Picture this: a man commits a crime and is arrested; some time later, he goes to trial. Evidence is produced, the jury is called to give the verdict. The foreman stand up and says, “We’re terribly sorry, Your Honor, but it will take us at least two or three months to make a decision; you see, we’re all very busy people and have lots to do when we aren’t sitting around in a courtroom, and there are only 12 of us…so we’ll let everyone know our answer in a few weeks or so.”

A couple months later, the judge calls the jury back in – still no answer, but they’re “working on it”. Two more months pass, the defendant is still in limbo, and the jury still has not made a decision.

Could this happen? Probably not. It’s ridiculous.

Picture this: a couple enter a courtroom for a divorce hearing. The judge listens to both sides, negotiations are made, and the judge says: “Well, folks, I’ve heard everything and taken notes. I’ll make a decision in 6-8 weeks; meanwhile, just sit tight and stay married…or something.”

Two months later, the judge still hasn’t made a decision – and the clerk tells the couple that it might be longer, the judge is very busy and there aren’t enough judges to hear all the cases and they are all so overworked and underpaid.

Three months after that, the divorcing couple is still waiting – but now they’re told that the papers on “on the judge’s desk” and that he will be making a decision…at some point.

Silly, right?

Let’s look at Missouri Child Support Enforcement: seven years ago, I asked for a modification; cases are supposed to be automatically reviewed every three years, yet my son was nine years old and one had never been done. I applied for a review, and the state lost the paperwork; I applied again, the wheels creaked along slowly, and finally, after three years, I was granted an increase in support. Several months’ worth of delay was due to his father, who opposed the mandated increase.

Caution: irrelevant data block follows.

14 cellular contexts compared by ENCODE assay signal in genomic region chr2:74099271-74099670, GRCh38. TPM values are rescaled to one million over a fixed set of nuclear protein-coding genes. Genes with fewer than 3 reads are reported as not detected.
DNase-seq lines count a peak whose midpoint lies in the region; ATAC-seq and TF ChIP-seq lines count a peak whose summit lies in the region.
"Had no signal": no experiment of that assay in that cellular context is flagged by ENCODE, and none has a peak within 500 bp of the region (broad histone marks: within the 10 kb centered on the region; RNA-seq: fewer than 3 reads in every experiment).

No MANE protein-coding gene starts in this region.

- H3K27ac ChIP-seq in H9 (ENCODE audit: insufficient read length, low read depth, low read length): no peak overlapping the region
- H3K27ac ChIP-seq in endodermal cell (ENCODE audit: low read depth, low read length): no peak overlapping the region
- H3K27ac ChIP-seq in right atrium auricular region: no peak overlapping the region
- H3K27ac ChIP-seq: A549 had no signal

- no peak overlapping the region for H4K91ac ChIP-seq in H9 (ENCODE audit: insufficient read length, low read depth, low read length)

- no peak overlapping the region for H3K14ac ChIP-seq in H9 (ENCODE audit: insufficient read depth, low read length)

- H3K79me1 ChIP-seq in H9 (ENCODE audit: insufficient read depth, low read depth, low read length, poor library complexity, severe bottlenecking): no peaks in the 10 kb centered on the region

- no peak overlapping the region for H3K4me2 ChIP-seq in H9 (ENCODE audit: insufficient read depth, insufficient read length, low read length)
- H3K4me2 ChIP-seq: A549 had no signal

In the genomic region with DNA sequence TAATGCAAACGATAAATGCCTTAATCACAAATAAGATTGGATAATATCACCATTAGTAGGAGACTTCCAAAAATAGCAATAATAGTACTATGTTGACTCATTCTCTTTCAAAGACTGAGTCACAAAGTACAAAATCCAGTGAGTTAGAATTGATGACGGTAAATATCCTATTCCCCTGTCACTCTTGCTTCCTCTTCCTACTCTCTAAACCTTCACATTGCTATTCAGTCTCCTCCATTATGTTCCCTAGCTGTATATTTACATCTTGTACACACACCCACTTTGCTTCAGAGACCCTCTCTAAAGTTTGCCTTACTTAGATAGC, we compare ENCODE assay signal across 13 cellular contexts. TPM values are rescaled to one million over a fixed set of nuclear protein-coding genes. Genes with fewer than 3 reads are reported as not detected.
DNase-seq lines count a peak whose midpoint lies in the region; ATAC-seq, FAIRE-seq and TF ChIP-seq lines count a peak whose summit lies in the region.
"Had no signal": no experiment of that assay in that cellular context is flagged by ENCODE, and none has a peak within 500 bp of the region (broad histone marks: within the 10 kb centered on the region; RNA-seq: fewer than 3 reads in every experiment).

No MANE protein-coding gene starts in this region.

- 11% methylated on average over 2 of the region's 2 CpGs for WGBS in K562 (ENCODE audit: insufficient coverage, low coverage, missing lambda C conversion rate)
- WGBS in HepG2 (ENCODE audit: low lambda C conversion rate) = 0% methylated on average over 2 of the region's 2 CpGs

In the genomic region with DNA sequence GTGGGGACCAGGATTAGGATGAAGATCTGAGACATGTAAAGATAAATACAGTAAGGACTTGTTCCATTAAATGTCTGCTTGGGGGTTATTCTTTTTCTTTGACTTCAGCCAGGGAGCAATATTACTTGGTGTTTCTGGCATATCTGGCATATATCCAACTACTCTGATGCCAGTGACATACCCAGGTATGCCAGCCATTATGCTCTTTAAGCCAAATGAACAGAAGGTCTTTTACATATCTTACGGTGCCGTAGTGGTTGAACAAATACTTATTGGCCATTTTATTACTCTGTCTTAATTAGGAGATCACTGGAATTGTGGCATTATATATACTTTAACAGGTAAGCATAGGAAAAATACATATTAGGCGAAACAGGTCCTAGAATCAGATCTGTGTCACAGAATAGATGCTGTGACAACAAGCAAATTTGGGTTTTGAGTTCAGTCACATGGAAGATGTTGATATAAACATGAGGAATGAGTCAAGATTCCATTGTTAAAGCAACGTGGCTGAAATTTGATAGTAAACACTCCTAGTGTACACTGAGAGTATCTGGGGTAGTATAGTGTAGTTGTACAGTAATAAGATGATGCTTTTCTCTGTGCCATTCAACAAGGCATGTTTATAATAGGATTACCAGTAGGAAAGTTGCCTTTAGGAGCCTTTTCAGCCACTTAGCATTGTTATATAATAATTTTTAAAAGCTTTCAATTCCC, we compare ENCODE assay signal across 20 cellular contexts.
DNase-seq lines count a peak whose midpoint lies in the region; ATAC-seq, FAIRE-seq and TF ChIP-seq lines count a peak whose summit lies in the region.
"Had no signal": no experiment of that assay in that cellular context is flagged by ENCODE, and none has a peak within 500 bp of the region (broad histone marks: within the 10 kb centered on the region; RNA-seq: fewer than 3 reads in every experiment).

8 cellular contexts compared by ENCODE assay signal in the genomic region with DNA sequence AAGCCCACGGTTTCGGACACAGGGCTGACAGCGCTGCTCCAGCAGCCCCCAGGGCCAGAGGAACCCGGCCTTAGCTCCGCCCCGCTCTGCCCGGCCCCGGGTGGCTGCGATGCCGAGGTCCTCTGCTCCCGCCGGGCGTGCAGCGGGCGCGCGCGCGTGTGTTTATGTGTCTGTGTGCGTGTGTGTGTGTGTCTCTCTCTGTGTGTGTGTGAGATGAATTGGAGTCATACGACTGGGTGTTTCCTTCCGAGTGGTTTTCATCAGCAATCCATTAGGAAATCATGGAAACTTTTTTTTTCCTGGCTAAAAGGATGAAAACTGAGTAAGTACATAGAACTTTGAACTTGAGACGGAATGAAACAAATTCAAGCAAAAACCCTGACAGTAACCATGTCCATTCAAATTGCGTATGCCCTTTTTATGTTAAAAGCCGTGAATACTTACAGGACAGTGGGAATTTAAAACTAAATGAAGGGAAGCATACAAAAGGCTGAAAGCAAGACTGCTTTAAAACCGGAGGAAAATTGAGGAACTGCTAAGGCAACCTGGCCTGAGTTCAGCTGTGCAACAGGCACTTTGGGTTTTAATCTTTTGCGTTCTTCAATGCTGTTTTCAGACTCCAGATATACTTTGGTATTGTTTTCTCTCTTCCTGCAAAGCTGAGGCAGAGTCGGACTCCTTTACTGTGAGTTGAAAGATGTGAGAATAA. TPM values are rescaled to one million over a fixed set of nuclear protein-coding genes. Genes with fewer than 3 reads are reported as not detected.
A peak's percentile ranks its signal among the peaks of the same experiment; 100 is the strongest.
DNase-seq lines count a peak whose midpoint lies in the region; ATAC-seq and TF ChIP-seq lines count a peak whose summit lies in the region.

Notice it took three years, which meant it was then time for another review.

Thirteen months ago, I applied for another review; five months after that, I received a letter stating that a hearing would be held another four months down the road. The reason for the hearing was that my son’s father once again refused to accept the figures on the state’s calculations of child support.

I was told the hearing officer would make a decision within 6-8 weeks; it has now been just over five months.

Sometimes, when you call, they’ll say the papers are on the shelf; or on the table; whatever those things mean – I assume it’s progress, of a sort. And you always get the standard party line: we’re so overworked and underpaid, boohoo, sob, sob. After a few month, they’ll tell you it’s being “worked on” by the hearing officer.

What, exactly, is to “work on”? There is a standard income/expense calculation, there are standards of living, there are costs of raising children, and there are, sometimes, extenuating circumstances. All but the latter are simple facts, and those are black and white: here is the amount to be paid.

Are they telling me that five months after the hearing, the officer will remember the case, let alone the details of those extenuating circumstances? What exactly has the officer been doing for five months? Hearing more cases, that he apparently can’t decide for half a year?

I have dealt with many state agencies over the years, and Child Support Enforcement is, without a doubt, the most inefficient, backward, and slowest bureaucratic mess ever to be created.

And that, my friends, is saying quite a lot; it’s no secret that the Children’s Division runs a very, very close second.


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